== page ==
Coaching weightlifting is my full time job and I would argue that I could not have a better job. I love weightlifting, I love teaching it and I love working with different people from very young kids (my youngest athlete is 7 years old) to much older athletes. In my mind, recruiting is tied to how people perceive you and if they are willing to trust you. Trust is possible if you know what you are talking about and if you come off as a good person.
Developing a high level athlete of any sports takes time and steps cannot be skipped. A young talented athlete needs proper support from the family as well as proper financial support for all the expenses that can be encountered (food, transport, physio, equipment, etc.). A young athlete also needs dedication and discipline (ie : not missing practice and doing the work). The coach, however, is there to lead the athlete on the right path and to make the athlete reach his/her potential fully. Yet, in weightlifting, many often forget about how important stages are and get carried away with weights.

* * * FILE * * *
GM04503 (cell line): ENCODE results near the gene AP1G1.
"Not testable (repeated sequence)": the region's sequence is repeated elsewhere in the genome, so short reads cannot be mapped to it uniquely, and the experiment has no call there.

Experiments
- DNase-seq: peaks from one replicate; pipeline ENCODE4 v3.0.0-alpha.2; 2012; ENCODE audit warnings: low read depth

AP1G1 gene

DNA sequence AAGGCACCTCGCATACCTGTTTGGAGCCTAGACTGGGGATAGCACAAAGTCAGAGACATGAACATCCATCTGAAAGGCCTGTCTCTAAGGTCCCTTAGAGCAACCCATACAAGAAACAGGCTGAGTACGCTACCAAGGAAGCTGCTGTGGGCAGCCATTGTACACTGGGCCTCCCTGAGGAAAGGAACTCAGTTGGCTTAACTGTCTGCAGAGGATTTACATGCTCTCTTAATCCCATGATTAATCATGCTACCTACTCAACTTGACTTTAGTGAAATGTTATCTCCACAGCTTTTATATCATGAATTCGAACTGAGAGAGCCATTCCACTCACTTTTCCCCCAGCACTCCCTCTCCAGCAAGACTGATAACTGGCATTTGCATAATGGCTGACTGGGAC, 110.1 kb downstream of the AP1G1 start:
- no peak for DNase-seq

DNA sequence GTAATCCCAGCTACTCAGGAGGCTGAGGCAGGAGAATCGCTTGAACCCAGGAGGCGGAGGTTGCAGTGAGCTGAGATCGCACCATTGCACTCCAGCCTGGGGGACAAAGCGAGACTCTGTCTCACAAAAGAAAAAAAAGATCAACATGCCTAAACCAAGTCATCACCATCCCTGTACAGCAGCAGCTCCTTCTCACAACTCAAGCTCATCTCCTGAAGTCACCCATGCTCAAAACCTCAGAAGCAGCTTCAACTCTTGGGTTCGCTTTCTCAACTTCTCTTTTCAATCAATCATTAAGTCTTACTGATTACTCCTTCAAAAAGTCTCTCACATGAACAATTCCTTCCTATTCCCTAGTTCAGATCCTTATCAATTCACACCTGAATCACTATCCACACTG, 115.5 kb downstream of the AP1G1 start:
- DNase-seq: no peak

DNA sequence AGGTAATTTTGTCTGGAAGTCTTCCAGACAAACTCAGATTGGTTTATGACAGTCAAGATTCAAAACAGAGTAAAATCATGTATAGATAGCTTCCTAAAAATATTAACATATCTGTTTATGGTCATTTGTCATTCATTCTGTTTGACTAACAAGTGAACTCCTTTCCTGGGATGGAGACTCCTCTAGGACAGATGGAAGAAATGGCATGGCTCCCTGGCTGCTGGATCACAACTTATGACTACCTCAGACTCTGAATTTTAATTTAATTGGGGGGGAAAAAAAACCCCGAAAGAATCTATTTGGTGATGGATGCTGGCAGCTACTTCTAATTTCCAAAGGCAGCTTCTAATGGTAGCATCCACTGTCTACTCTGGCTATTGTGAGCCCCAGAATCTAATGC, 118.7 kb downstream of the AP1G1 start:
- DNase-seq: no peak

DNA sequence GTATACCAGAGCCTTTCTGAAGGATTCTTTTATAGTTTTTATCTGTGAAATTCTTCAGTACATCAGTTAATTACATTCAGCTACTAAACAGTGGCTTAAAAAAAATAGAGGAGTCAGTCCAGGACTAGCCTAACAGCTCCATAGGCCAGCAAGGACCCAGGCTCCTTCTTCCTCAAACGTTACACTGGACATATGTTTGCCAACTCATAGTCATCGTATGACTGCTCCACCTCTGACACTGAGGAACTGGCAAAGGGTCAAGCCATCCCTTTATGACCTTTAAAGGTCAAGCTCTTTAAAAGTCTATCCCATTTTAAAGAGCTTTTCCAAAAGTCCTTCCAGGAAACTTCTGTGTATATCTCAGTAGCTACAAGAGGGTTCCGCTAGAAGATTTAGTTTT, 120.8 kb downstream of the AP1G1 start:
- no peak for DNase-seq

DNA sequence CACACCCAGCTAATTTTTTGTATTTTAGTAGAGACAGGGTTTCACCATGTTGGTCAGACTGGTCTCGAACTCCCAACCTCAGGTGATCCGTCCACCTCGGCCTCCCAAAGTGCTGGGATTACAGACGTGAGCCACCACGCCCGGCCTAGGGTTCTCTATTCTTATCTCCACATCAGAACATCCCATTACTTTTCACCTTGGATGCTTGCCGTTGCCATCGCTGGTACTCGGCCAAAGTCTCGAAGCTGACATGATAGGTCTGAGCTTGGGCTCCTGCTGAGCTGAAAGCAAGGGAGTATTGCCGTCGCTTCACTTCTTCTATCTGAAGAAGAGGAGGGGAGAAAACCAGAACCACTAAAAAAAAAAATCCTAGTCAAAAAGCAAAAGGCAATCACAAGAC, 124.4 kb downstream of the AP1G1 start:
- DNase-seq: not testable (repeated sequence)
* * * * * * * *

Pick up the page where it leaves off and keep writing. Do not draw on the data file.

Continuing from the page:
Small details matter in weightlifting, especially from a coaching stand point. When discussing small details of technique, some may say that it is just geeking out or over analysis. Small details are what explain success or lack of success in our sport. I firmly believe in coaching and teaching precise technique and this requires that I pay attention to tiny details and that the athlete work on making those details second nature (ie ; become technically efficient). For instance, many people have trouble being fast under the bar or have to pull really high and ride it down. More often than not, this is due to improper hip action at the end of the second pull which messes with the flow of the lift.